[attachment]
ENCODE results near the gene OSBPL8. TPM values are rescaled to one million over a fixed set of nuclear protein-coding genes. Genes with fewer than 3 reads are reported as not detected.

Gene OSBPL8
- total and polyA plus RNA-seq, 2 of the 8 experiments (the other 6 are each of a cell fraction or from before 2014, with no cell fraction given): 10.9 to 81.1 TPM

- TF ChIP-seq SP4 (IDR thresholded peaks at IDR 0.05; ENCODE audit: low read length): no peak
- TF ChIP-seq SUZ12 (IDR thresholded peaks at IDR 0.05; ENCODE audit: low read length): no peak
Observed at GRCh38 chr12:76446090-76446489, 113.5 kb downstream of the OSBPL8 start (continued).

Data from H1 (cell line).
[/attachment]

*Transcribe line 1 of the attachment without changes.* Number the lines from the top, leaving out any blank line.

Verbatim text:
ENCODE results near the gene OSBPL8. TPM values are rescaled to one million over a fixed set of nuclear protein-coding genes. Genes with fewer than 3 reads are reported as not detected.